UK land values are showing progress as developer activity picks up. With evidence suggesting that land values have bottomed, developers are starting to explore buying land to rebuild their land banks. For more on this, see the following article from Property Wire.
The value of residential development land appears to be stabilizing in most UK regions after a dramatic fall from the 2007 peak, according to the latest quarterly report.
The average value of both urban and Greenfield land rose by 2.1% during the second quarter of 2009, reflecting greater activity and confidence among developers, says the Knight Frank Residential Development Land Index.
It is regarded as good news after five months of strongly negative quarters. However, the supply of sites remains highly constrained, with owners dissuaded by sharply lower values
Also land values in London are continuing to fall partly because the drop in values began much later than elsewhere. But the report shows that in London the rate of decline is slowing.
‘After five quarters in which land values almost halved, it appears that the market is now beginning to recover not just because of the stable pricing in many regions but also because housebuilders and developers are increasingly becoming acquisitive,’ said Jon Neale, head of development research at Knight Frank.
‘However, activity levels remain extremely low by historic standards. Landowners, in many cases, are unwilling to accept the prices put forward by buyers. Developers also find it very hard to obtain funding for purchase,’ he warned.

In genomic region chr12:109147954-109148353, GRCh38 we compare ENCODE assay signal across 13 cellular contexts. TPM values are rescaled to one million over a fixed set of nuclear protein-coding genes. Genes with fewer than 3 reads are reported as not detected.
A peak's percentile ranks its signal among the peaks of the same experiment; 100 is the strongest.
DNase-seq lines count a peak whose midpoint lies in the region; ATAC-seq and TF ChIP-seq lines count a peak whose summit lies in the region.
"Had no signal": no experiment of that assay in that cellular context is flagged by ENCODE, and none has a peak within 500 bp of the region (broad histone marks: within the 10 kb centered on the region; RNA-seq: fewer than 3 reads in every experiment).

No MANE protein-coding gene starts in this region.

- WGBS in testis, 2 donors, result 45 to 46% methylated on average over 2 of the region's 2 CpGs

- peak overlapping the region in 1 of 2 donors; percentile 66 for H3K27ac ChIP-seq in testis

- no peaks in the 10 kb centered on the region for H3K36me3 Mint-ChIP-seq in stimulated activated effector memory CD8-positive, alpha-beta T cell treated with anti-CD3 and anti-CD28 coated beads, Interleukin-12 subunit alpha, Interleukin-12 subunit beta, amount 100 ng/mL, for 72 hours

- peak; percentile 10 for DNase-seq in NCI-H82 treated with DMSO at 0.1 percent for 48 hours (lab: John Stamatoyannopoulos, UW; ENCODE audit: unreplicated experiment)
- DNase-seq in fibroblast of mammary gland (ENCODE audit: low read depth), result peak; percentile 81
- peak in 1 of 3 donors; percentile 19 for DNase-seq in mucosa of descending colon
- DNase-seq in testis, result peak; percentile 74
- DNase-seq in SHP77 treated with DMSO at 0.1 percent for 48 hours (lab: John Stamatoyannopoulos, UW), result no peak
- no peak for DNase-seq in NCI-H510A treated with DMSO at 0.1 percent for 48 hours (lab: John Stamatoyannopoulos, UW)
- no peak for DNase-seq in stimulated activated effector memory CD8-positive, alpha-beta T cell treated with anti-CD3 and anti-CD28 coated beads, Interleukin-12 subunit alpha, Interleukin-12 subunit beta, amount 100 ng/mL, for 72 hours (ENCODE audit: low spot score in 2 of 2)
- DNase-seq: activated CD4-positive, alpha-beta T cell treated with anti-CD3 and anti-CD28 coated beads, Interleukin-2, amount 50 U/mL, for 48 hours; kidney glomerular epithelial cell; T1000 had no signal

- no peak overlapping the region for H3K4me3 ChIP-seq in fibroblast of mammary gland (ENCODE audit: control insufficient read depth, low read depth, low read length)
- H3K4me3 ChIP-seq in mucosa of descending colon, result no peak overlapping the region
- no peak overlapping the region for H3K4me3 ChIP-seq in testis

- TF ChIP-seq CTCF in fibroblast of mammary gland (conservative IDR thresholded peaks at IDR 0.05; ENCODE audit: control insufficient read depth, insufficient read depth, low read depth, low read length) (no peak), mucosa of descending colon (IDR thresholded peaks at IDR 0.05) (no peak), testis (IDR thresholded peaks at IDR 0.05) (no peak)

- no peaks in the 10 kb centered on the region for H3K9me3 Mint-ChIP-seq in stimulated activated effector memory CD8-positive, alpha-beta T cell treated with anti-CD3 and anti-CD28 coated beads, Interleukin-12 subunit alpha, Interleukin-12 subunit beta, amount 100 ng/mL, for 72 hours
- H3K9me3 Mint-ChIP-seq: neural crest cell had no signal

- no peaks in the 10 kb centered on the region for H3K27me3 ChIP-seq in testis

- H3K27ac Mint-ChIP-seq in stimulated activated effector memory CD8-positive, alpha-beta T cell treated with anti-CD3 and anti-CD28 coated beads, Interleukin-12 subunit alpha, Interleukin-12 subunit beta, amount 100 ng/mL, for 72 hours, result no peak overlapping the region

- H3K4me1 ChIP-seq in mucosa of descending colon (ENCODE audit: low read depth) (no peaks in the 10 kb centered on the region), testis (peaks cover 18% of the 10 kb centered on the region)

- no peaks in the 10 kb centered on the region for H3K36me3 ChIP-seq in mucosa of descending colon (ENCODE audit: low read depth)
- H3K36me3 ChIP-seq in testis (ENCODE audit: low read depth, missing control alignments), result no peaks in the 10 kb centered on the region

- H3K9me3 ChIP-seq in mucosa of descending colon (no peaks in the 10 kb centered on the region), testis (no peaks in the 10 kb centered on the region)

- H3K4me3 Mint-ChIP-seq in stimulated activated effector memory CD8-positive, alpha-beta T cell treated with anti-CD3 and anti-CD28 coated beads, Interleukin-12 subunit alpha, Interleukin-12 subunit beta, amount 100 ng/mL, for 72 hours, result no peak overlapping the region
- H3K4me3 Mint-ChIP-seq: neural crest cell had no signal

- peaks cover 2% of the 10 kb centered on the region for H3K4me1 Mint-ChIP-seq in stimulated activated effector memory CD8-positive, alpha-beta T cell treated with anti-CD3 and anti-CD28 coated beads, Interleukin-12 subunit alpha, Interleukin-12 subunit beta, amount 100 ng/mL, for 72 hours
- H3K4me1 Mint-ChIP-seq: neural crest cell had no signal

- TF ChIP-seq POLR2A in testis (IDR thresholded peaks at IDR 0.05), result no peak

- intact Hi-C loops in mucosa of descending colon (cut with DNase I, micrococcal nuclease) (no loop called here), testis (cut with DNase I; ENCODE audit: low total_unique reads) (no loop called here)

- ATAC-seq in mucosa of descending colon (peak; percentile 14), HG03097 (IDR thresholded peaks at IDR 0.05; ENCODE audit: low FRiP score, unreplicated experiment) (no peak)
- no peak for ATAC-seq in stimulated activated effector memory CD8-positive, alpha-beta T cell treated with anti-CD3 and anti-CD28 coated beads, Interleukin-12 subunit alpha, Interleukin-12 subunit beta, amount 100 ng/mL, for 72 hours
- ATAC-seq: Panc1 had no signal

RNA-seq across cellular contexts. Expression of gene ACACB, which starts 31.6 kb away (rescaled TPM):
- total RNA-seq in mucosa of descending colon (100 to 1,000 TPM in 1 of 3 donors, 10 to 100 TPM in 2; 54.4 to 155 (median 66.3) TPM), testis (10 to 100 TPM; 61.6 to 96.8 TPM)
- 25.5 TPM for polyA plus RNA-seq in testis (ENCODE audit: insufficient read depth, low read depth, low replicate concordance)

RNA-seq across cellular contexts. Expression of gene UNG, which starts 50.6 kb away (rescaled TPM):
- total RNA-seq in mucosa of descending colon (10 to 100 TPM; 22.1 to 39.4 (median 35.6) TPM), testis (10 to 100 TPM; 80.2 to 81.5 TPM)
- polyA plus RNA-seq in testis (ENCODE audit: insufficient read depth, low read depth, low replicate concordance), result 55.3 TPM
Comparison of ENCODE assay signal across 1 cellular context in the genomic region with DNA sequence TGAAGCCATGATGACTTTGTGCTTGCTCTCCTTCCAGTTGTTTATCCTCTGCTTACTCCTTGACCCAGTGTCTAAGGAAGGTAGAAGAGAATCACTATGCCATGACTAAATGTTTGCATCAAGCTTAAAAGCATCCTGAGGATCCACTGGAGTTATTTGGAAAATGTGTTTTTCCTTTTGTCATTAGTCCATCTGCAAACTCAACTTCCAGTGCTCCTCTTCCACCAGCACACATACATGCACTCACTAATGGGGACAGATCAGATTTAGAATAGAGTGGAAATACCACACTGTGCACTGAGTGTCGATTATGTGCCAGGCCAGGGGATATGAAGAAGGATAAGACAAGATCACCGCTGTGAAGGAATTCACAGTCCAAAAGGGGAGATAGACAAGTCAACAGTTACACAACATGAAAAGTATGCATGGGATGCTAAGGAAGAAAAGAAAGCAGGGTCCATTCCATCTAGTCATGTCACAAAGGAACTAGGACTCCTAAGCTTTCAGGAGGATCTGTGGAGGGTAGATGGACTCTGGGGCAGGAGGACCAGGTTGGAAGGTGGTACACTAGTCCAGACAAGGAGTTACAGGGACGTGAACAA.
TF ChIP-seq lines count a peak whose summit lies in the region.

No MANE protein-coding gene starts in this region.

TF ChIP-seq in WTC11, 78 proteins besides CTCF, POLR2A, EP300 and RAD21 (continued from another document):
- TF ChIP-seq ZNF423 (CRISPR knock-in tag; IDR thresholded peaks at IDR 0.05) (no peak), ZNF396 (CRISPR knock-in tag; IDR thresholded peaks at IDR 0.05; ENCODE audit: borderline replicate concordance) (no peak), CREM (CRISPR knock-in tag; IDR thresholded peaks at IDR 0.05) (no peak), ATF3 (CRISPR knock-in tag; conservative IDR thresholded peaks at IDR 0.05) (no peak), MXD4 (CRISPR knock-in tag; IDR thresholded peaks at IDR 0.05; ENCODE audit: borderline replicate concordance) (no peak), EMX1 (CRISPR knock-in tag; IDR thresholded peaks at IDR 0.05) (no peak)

Urban land values are now 40.2% lower than a year ago, while greenfield sites have depreciated by 29.1% over the same period. In London, average land values have also dropped by around 40% over the past year, although when measured from peak to trough the capital is among the most resilient of UK regions.
‘Much of the revival in market fortunes is driven by the newly acquisitive mood among housebuilders and residential developers. Many such companies have indicated that they are looking to rebuild their land banks, although they will be highly selective in the sites they buy. Most are seeking smaller suburban and rural sites suitable for family housing,’ explained Neale.
‘As a consequence, there is not one uniform land market, unlike at the height of the boom where even marginal sites could achieve high values. Sites that suit housebuilders’ new business plans can attract competitive bids and pricing in excess of average values. Many regeneration sites, particularly those with consent for high-density apartments, attract little interest,’ he added.
‘Furthermore, it remains to be seen whether the renewed sense of optimism in the wider housing market will be sustained. A rise in interest rates or a spike in unemployment could dampen this revival, prompting another change in land market dynamics.’
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